The commission’s affidavit says that further investigation by itself confirmed what Scaw had stated and it also uncovered further evidence of anti-competitive practices.

The commission alleges that some of the anti-competitive practices detailed in the affidavit took place before the Competition Act was promulgated, but that even after the new legislation was in place, the steel manufacturers continued to collude.

The most damning evidence included in the referral affidavit is of the division of major infrastructure projects such as Coega Harbour and the Hillside and Mozal aluminium smelters.

“In the period between 1999 and 2005 there is evidence that the steel mills reached agreements or arrangements to share work emanating from three large construction projects, namely the construction of the Mozal Aluminium Smelter in Mozambique, the construction of the Hillside Smelter in Richards Bay and the construction of the Coega Harbour,” says the affidavit. “The existence of the agreements, arrangements or understandings among the steel mills is evident from an exchange of emails.”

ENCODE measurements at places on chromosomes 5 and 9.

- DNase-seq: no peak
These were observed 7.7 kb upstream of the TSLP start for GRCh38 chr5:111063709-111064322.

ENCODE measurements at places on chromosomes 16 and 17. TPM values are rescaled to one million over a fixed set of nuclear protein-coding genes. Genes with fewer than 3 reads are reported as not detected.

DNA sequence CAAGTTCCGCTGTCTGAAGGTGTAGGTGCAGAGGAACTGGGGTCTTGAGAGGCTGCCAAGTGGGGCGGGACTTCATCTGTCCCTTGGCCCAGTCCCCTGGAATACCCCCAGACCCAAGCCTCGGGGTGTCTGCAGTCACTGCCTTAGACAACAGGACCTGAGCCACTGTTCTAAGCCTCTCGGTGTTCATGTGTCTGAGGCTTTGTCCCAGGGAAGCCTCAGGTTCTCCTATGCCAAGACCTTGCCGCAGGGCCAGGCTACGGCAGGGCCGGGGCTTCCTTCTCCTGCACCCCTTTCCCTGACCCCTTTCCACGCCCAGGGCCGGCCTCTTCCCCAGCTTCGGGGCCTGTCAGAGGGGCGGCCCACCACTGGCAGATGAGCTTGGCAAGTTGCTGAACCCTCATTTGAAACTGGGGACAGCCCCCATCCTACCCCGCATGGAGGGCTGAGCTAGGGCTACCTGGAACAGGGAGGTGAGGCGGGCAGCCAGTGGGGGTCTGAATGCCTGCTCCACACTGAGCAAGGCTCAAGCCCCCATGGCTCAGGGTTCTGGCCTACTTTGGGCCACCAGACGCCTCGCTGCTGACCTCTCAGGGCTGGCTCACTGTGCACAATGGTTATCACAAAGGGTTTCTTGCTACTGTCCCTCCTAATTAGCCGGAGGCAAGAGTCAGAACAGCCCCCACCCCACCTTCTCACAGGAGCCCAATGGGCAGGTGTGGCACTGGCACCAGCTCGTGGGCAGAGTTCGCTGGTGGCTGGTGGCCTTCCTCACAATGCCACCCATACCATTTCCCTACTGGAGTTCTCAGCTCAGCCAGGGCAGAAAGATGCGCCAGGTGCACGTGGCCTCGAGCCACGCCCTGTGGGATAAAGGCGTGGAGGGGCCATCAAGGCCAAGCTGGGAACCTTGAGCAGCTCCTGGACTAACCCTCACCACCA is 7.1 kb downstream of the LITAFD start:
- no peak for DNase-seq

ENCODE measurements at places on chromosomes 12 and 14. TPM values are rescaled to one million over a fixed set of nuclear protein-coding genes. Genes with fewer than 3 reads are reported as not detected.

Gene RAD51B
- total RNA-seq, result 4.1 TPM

The affidavit then quotes from an email dated August 15 2003 that was sent from Cape Gate’s Xavier Coetzee to ArcelorMittal’s former CEO, Gary Walton.

It states: “Sometime back we discussed the sharing of the Coega tonnage between all players (similar to the Mozal and Hillside) and at that date you indicated a problem on the Hillside sharing.”

The affidavit then refers to a follow-up email dated September 25 2003, which Coetzee sent to Walton and the other steel mills where Coetzee discussed how the Coega contract should be divided up, saying that all four mills should get 2250 metric tons of the 9000 metric tons contract, but that Cape Gate was not getting its fair share.

The affidavit also details numerous meetings between senior management of the four steel players that took place at the offices of the four companies, restaurants and once at OR Tambo International Airport.

At these meetings it is alleged that prices and discounting for the local and export markets were agreed upon and the steel manufacturers also agreed to not target each other’s traditional customers.

Between 2004 and 2008 the commission alleges that the meetings became irregular and “were replaced largely by telephonic discussions and other forms of informal contact”.